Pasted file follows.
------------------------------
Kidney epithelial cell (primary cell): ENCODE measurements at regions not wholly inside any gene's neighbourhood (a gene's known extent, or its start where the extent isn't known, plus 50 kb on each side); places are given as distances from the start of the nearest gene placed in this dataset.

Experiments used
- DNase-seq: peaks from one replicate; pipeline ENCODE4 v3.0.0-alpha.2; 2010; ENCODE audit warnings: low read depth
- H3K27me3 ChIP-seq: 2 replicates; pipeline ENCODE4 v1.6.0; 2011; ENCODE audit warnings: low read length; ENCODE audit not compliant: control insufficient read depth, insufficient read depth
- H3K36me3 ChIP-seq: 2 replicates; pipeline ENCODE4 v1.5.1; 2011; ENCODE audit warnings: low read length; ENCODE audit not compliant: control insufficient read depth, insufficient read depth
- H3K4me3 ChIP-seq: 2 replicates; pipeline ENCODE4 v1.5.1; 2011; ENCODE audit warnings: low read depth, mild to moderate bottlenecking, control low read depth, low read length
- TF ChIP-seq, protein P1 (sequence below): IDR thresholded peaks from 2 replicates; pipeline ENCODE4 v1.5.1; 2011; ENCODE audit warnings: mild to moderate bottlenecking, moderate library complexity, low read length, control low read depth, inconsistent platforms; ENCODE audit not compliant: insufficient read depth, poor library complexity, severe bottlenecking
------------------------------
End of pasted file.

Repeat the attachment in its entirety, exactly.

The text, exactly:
Kidney epithelial cell (primary cell): ENCODE measurements at regions not wholly inside any gene's neighbourhood (a gene's known extent, or its start where the extent isn't known, plus 50 kb on each side); places are given as distances from the start of the nearest gene placed in this dataset.

Experiments used
- DNase-seq: peaks from one replicate; pipeline ENCODE4 v3.0.0-alpha.2; 2010; ENCODE audit warnings: low read depth
- H3K27me3 ChIP-seq: 2 replicates; pipeline ENCODE4 v1.6.0; 2011; ENCODE audit warnings: low read length; ENCODE audit not compliant: control insufficient read depth, insufficient read depth
- H3K36me3 ChIP-seq: 2 replicates; pipeline ENCODE4 v1.5.1; 2011; ENCODE audit warnings: low read length; ENCODE audit not compliant: control insufficient read depth, insufficient read depth
- H3K4me3 ChIP-seq: 2 replicates; pipeline ENCODE4 v1.5.1; 2011; ENCODE audit warnings: low read depth, mild to moderate bottlenecking, control low read depth, low read length
- TF ChIP-seq, protein P1 (sequence below): IDR thresholded peaks from 2 replicates; pipeline ENCODE4 v1.5.1; 2011; ENCODE audit warnings: mild to moderate bottlenecking, moderate library complexity, low read length, control low read depth, inconsistent platforms; ENCODE audit not compliant: insufficient read depth, poor library complexity, severe bottlenecking